Opals: Australia’s ‘Rainbow’ Gems

Above: European opal, carved as a cameo, attributed to Wilhelm Schmidt, c. 1880. ?? cm.
Photograph courtesy of the author.

I recently acquired a striking opal cameo set in silver as a ring. Depicting Nike, the goddess of Victory in Greek mythology, it has been attributed to the celebrated German gem carver Wilhelm Schmidt (1845-1938) and dated circa 1880. Schmidt claimed he had invented the technique of carving opals and was particularly known for his opal cameos.

Although I was aware that opals were first discovered among relics in a cave in Ethiopia and were also known in Roman times (their name stems from a Sanskrit word for jewel), many people believe the opal to be a uniquely Australian gemstone and in 1993 it was proclaimed Australia’s National Gemstone by the then Governor General The Hon Bill Hayden A.C. After all, Australia now produces some ninety-five per cent of the world supply. First discovered in 1849 at White Cliffs in New South Wales, it is now mined all over the country, with notable fields in Andamooka and Coober Pedy in South Australia, at Boulder in Queensland and, perhaps the best known, Lightning Ridge in northwestern New South Wales, famous for the dramatic black opal, ablaze with a rainbow of colour.

But Europe had something of a head start in opal production. Commercial mines operated in Cervenica-Dubnik in Hungary, now Slovakia, for centuries and most of the opals used in antique jewellery, including the wonderful ones used so cleverly in Lalique’s jewels, were found there, but from the beginning of the 20th century competition from the Australian stones was too stiff and the European mines are no longer in operation. [Members of the Society of Jewellery Historians may remember Peter Semrád’s lively lecture on the subject delivered to the Society in March 2019 and published in the Society’s magazine, Jewellery History Today 39, Ed Kristin Kennedy.] Although there were random finds of opal in Australia in the late 19th century it was not until 1905 that commercial production began in Lightening Ridge northwestern NSW and only in 1930 in South Australia at Cooper Pedy and Andamooka. The white opal is found in South Australia, the boulder opal in Queensland and the most valuable black opal in Lightening Ridge. In a sale at Bonhams, Los Angeles, May 23, 2017 a large black opal of 40.47carats fetched US$87,244.

The Australian Aborigines believe that opals were born in the Dreamtime – when their ancestral being came to earth via a rainbow. When the rainbow connected with the land, great rocks and pebbles were formed that glittered in the sun and produced opals. Europeans, on the other hand, have come to think of these beautiful gems as unlucky for the wearer. The superstition that opals are bringers of bad luck arguably derives from an historical novel, Anne of Geierstein by Walter Scott (1771-1832) the most popular novelist of the early 19th century. Anne’s grandmother, Lady Hermione, is a magical creature who wears an opal in her hair which sparkles and flashes to reflect her emotions. When a drop of holy water falls on the stone during her daughter’s christening, the colour drains immediately from the gem, while Hermione collapses and later dies. After the publication of the novel in 1829, sales of opals plummeted by fifty per cent and were not revived until Queen Victoria began to favour them and, given the extraordinary length of her reign, clearly survived the supposed curse!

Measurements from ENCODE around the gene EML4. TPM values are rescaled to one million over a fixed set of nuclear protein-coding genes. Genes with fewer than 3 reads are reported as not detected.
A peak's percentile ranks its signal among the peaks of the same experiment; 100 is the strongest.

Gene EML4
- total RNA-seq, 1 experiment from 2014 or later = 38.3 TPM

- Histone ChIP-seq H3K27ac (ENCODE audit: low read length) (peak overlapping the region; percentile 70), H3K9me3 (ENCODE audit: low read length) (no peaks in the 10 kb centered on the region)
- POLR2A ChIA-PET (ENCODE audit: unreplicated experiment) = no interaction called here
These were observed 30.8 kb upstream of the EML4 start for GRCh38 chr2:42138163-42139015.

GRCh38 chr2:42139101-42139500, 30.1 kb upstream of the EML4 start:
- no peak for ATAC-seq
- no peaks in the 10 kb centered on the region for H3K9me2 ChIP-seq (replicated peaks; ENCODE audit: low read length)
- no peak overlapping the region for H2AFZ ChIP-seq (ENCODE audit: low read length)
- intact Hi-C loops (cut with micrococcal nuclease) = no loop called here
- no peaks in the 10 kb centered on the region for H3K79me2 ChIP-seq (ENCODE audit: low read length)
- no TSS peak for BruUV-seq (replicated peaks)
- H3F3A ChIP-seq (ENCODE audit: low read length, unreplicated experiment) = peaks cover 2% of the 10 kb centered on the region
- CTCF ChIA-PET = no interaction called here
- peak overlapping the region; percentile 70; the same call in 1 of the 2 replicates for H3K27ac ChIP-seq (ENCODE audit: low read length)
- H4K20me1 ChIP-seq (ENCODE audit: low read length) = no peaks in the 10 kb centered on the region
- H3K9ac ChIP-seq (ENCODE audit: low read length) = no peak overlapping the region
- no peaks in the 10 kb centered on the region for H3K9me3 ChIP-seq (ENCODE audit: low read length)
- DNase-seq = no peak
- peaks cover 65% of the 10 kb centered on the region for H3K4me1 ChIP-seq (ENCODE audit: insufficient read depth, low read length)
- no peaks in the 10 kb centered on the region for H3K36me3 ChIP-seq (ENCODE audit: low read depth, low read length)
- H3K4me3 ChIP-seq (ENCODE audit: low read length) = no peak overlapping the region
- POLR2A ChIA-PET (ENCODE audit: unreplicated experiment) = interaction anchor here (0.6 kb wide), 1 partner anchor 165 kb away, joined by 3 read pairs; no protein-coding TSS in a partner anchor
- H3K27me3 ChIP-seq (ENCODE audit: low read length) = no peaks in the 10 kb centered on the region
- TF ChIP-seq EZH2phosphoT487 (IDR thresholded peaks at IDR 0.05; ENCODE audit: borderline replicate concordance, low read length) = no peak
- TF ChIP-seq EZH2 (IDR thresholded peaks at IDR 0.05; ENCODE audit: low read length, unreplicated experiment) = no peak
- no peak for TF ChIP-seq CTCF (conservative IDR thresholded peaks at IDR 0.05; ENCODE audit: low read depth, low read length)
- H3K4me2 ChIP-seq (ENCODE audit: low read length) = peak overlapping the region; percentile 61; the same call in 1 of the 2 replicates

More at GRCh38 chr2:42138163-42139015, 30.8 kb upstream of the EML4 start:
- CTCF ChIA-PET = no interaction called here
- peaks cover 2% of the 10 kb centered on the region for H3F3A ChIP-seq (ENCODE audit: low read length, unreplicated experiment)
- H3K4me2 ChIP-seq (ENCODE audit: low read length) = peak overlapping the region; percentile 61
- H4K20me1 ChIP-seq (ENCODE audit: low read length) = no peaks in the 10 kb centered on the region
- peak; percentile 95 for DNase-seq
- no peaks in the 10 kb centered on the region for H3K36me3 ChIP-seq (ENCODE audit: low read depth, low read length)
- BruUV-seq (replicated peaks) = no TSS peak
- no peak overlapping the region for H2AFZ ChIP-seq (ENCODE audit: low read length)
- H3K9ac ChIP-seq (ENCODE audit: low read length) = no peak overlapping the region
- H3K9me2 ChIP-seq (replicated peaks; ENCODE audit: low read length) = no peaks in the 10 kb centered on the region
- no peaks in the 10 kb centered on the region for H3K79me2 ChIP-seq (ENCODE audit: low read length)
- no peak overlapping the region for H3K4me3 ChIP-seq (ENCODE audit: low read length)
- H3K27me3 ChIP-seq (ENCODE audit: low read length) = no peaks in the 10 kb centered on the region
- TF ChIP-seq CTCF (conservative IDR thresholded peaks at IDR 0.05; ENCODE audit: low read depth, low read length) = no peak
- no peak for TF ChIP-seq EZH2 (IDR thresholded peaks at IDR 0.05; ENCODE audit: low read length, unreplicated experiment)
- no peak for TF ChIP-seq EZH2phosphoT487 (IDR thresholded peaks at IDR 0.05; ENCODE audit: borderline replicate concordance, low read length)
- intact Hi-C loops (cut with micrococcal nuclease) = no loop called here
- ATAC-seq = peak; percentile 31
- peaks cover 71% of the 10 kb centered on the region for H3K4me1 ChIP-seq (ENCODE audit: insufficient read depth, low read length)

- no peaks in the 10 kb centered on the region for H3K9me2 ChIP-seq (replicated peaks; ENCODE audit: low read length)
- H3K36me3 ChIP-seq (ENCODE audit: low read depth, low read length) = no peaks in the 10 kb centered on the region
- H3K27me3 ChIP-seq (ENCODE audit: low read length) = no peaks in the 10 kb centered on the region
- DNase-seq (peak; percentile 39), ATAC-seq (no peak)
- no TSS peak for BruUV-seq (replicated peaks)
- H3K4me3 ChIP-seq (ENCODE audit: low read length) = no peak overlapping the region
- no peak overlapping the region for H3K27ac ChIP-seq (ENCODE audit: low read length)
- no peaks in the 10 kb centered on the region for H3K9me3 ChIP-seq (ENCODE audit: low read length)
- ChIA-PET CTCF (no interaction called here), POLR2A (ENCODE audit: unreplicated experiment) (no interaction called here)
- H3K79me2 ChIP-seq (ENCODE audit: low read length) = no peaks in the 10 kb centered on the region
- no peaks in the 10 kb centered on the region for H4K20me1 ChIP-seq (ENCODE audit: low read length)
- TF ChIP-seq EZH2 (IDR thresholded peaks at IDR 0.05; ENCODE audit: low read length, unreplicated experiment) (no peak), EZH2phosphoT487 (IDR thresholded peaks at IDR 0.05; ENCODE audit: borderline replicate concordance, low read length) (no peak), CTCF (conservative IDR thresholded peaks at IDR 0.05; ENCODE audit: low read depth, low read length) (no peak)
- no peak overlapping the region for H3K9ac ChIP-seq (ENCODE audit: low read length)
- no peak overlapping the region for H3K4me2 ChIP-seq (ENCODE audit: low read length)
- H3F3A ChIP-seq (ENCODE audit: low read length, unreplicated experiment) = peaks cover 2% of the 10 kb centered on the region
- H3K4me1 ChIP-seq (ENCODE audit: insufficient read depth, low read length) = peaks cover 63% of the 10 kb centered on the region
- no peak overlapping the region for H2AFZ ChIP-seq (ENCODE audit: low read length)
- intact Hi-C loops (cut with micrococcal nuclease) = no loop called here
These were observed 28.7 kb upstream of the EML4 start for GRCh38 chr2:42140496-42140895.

On her first visit to Australia in 1954, Queen Victoria’s great, great granddaughter, Queen Elizabeth II, was presented with the ‘Andamooka Opal’, a splendid stone of two hundred and three carats, set in a diamond necklace. A gift from the people of South Australia, it was seen for the first (and last!) time at an evening concert on Adelaide Oval. Perhaps Her Majesty was somewhat daunted by the sheer size of the stone, roughly that of the saucer of a demi-tasse coffee cup.

Anne Schofield opened the first specialist antique jewellery store in Sydney in 1970. She regularly lectures on antique jewellery and costume and her publications include the seminal guide Australian Jewellery – 19th and Early 20th Century (with Kevin Fahy, Sydney: 1990), as well as contributions to JHT. Anne is a valuer for the Australian Government’s Cultural Gifts Scheme and is a Life Fellow and Honorary Associate of the Powerhouse Museum, Sydney. In 2003 she was appointed a Member of the General Division of the Order of Australia for her services to the decorative arts, particularly antiques.